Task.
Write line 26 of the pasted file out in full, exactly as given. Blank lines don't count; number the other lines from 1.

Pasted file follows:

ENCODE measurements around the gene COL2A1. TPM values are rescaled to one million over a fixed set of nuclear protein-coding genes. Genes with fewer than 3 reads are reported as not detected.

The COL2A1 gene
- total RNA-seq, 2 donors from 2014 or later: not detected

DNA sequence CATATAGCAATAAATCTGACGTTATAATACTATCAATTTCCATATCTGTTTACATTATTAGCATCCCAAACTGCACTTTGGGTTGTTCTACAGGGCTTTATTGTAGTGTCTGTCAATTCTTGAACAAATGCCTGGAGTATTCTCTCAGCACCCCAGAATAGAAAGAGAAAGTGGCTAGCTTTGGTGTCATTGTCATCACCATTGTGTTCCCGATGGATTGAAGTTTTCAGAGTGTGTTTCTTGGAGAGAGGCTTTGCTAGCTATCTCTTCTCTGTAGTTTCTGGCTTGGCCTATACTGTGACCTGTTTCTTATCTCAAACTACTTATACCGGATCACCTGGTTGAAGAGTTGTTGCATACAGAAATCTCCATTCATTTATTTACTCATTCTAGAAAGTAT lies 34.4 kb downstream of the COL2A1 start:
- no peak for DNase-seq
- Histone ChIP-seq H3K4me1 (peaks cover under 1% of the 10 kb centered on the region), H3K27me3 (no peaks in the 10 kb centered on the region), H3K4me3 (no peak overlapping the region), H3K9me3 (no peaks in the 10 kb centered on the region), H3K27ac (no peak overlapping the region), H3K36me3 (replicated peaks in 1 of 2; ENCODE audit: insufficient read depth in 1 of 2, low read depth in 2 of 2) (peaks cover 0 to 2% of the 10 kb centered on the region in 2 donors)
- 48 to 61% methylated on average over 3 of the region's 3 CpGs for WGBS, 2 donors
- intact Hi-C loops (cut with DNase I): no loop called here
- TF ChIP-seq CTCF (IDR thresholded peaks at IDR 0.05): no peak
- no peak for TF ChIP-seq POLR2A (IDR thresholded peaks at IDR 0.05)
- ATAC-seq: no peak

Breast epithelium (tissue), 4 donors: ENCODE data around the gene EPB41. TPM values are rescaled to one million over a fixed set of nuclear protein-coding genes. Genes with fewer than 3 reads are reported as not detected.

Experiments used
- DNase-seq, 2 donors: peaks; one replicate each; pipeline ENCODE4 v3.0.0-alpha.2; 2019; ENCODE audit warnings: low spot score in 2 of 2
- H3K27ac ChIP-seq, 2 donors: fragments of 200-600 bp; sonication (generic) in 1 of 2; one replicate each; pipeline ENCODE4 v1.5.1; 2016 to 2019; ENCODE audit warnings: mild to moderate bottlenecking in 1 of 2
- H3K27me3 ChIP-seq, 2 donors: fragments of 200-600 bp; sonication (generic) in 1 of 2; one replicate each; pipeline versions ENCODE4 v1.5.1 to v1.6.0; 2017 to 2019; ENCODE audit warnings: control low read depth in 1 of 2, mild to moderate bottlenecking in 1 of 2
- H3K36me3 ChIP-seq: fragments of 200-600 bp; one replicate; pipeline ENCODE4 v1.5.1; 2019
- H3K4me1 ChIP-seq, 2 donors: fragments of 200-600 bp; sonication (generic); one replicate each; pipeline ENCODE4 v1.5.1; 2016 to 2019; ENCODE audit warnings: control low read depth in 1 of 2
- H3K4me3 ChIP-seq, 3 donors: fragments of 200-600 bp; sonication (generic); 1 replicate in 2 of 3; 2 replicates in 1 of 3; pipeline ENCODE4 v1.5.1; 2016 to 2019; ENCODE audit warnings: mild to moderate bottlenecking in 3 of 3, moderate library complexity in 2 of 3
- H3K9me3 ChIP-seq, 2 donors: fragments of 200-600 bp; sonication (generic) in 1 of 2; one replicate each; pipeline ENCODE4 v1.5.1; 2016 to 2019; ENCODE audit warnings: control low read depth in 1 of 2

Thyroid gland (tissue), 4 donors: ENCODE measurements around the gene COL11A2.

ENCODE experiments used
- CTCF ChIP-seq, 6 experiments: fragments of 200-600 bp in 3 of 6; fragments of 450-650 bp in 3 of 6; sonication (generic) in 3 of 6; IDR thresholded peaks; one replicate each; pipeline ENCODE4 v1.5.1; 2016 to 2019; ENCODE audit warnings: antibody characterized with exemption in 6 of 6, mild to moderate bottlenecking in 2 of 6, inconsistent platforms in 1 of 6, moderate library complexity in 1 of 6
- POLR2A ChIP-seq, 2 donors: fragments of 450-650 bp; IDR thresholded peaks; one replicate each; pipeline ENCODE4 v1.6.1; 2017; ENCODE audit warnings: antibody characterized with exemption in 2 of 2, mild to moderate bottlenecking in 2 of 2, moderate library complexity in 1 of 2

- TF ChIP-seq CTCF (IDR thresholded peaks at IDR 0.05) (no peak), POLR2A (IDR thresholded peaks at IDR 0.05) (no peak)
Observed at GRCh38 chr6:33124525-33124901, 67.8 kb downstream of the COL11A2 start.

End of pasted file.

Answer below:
Observed at GRCh38 chr6:33124525-33124901, 67.8 kb downstream of the COL11A2 start.